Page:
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Ireland’s official Famine Heritage Trail is an adventurous 165 km cross country pilgrim walk layered with history, art and culture. It weaves through country lanes, villages, towns and Dublin city mostly along the banks of the Royal Canal.  It can be done in sections or all at once – as you choose. Follow the story of Strokestown’s Famine Emigrants whose journey is marked by bronze shoe sculptures along the route. The trail is topped and tailed by  iconic museums – “The National Famine Museum” at Strokestown Park in Co Roscommon and “The Jeanie Johnston Famine Ship” and “ EPIC The Irish Emigration Museum” at the Dublin end.

Download our App now to hear  little twelve year old Daniel Tighe tell his story from Black ‘47 and also learn all the interesting local history around you in this area. Better still why not become an Official Walker with our Passport Guide, Ship Ticket  and Certificate of completion. Learn more at www.nationalfamineway.ie

THE STORY OF THE SHOES

The children’s bound shoes that are cast in bronze along the National Famine Way were discovered by a local farmer, in the roof of a ruined nineteenth-century cottage. He donated them to the National Famine Museum at Strokestown Park. We know nothing of the child they belonged to, but local folklore holds, that such offerings were made to invoke good luck. These evocative shoes symbolise the hopeful journey that our 1,490 emigrants embarked on, especially taking in the fact that two thirds of them were children. The binding evokes the difficulties they encountered and the eternal bind, to the place they were leaving.

TIGHE / TYE FAMILY STORY

At the height of the Great Famine in 1847, Mary Tighe was left a widow with five children to feed. In a desperate attempt to save her family, she availed of the ‘Assisted Emigration Scheme’ offered by Major Denis Mahon in Strokestown. She succeeded in her mission to save her family, but paid a high price. Mary Tighe, her  brother, and three of her children, lost their lives on board the Ship Naomi that sailed from Liverpool to Quebec.

Daniel, aged twelve and his nine-year-old sister, Catherine were the only family members who survived the transatlantic voyage on the Naomi. Daniel himself recounted the horror of watching the bodies of his mother and brothers being thrown overboard and buried at sea.

Taken into the care of the Coulomb family in Lotbinière, Quebec, these two small children found themselves on a 168 acre farm, a world away from a half acre in Lisonuffy and a world away from everything they had ever known or loved.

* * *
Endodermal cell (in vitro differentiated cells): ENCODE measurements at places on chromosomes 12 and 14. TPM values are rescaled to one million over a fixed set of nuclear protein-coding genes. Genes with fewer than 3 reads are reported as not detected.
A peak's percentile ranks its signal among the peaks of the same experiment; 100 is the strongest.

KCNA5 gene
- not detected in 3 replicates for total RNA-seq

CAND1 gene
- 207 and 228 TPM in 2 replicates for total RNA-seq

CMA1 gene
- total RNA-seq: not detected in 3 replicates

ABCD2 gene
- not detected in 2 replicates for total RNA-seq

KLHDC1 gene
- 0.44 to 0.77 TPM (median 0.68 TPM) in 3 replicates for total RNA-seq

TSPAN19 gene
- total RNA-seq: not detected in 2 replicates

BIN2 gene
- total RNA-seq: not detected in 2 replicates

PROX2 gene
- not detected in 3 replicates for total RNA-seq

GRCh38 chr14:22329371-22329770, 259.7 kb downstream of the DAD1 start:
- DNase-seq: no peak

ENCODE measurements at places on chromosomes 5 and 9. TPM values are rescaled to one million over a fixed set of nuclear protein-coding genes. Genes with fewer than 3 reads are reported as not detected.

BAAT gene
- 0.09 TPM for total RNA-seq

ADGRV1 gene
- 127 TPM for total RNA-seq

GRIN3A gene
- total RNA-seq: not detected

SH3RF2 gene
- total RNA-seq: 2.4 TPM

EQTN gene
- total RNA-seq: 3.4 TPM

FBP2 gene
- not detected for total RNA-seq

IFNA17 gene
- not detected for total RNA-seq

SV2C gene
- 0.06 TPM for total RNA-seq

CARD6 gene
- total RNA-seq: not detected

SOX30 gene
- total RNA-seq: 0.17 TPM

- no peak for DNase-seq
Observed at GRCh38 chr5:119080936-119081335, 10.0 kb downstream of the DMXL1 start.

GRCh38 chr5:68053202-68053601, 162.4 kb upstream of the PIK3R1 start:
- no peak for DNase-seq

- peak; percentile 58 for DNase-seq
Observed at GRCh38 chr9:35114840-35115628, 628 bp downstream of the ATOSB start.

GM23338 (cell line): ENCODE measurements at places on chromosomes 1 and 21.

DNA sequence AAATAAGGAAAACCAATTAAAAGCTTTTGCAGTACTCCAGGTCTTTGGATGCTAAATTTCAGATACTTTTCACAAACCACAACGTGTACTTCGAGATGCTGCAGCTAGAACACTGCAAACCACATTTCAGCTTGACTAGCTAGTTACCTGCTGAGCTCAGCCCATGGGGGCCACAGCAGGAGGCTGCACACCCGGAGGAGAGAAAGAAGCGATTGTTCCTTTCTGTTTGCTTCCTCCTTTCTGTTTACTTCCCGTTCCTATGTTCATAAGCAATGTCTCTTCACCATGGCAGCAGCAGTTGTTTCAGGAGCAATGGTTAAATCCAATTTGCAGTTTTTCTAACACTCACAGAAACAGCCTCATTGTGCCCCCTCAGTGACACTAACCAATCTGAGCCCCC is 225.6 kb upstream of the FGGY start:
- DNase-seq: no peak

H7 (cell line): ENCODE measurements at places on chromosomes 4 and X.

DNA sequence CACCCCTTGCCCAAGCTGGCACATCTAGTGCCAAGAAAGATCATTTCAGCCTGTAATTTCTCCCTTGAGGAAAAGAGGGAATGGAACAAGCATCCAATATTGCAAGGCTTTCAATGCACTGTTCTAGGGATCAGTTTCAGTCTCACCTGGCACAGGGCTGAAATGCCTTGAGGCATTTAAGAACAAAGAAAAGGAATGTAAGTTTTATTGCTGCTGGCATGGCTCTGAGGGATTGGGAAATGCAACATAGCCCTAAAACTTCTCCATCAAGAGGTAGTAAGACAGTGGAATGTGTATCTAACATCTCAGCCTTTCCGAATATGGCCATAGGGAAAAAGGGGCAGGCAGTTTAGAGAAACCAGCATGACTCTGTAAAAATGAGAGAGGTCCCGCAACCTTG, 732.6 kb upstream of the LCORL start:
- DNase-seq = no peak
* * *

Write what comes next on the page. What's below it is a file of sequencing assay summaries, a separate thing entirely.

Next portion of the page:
In 2013, the Strokestown Community invited Daniel’s great grandson, Richard Tye (changed from Tighe), back home. And so, 166 years after little Daniel left, his descendants again set foot on Irish soil, a community celebrated, long-separated cousins embraced, and the family was again bound together.

The National Famine Way intertwines History through the Arts: not only in sculpture but also in literature and music. Daniel’s Tighe’s story reimagines each of the spaces and locations he passed through in May 1847.  It is a digital storybook written by renowned and beloved Irish author Marita Conlon-McKenna.

The Anthem for the National Famine Way is by well known folk singer Declan O Rourke a beautiful song Go Domhanin i do chumhnie from his Album Chronicles of the Great Irish Famine.

Gaelic translation:

Cuir tús le do shiúilóid ag an Bhalla Cuimhneacháin Ghloine ag Musaem an Ghorta Mhóir i bPáirc Bhéal na mBuillí i Ros Comáin agus siúil go Cluain Dá Rath agus as sin cois canála go Baile Átha Cliath, turas 165 cilimeadar. Tá ceann scríbe d’aistir ag dealbha an Ghorta Mhóir taobh leis an Jeannie Johnston, ar ancaire ag Cé Theach an Chustaim, san áit dheireanach ar leag an  1,490 duine as Ros Comáin cos ar thalamh na hÉireann i mí na Bealtaine 1847.

Thug a dtiarna talaimh an Maor Denis Mahon rogha an dá dhíogha dóibh, ‘imirce chuidithe’, ocras sa bhaile lena ngort de phrátaí lofa nó dul isteach i dteach scanrúil na mbocht.

Réamhrá don Chosán

Faoi shúil ghéar bháile an eastáit, John Robinson, cuireadh na fir, mná agus páistí seo ag siúil cois na Canála Ríoga go duganna Bhaile Átha Cliath áit a raibh galtáin ag fanacht chun iad a bhreith go Learpholl. As sin chuaigh siad ar bord loinge, ‘longa galaracha an bháis’, ina measc an Virginius agus an Naomi a d’iompair iad ar thuras scafár go Quebec i gCeanada. Fuair beagnach leath na n-imirceach ar bord an dá long seo bás ar an turas, ach d’éirigh rud beag níos fearr leo sin ar an Erin’s Queen agus ar an John Munn.